A study by price comparison website Go Compare – you know, of ‘opera singer in dubious locations’ fame – has shown that as many as 20 million people are trapped in a ‘vicious circle’ when paying for insurance cover.
First, let’s ask a question: How do you pay for your car or home insurance?
When you purchase your insurance, you’re usually given two options – pay the bill in full annually, or pay monthly instalments.
If you pay annually, you’re probably not paying out a fortune for them (well, relatively). See, the problem comes for those who choose to pay car and home insurance cover on a monthly basis. Go Compare reported that drivers pay out an additional £144 when paying monthly; homeowners and tenants are hit with an extra £113 for monthly home insurance.
And that, of course, that means the system is whacking poorer households who can ill-afford an annual lump sum pay-out. In fact, the study shows one shocking example, where standard car insurance was offered for £498 – but sky-rocketed to £597 when paying monthly. So, that’s £99 on your insurance bill before you’ve even started.
You can thank interest rates for that. Just a casual look will show companies like RAC and Swinton charging car insurance interest rates at 29.99% and 35.6% respectively. For home insurance, the figures can shift from Tesco’s fairly reasonable (though still outlandish) 29.8% to Endsleigh’s colossal 44.1%. All because you pay monthly for cover.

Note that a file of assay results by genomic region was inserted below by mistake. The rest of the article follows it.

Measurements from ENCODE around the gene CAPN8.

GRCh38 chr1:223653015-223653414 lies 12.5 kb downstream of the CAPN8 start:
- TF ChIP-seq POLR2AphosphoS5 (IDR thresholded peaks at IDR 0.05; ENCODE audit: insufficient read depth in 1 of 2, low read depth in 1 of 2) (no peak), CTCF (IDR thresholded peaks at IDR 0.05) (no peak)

Discussing the report, Georgie Frost from Go Compare said:
‘If you pay monthly for your insurance, you will almost always end up paying more. Remember – when you pay monthly you’re not really paying for your insurance, you’re paying back a loan that comes with interest charges. Not only will you pay more because of that credit, but our research shows that you are less likely to switch in future if you pay monthly, and that could end up costing you even more each year.’
Indeed, the study revealed that while just 29% of higher earners choose monthly car insurance payments, almost half (47%) of lower income drivers choose this method. Figures for monthly home insurance payments show largely similar percentiles: 53% of poorer households choose this payment plan vs 33% of higher earners.
And, going against all financial advice, monthly payers are also far less likely to switch suppliers and providers – an act that could save households a considerable amount of money. One-third of those paying monthly don’t even shop around for the best deal.
Dr Joe Gladstone, academic researcher in consumer behaviour at University College London, analysed the results on behalf of Go Compare. According to him, those facing difficulties with their finances are ‘far less likely to engage with their financial matters, read their bills or shop-around. As a result, paying monthly for insurance can lead to a cycle of paying more.’
Thankfully, even if you can’t afford to pay annually for your car or home insurance, there are ways to keep the costs down. One method, advocated by consumer Which? is to challenge any insurance quotes you receive while renewing. Companies are generally keen to keep hold of their existing customers, so you may be able to get a better deal by not accepting their initial offer.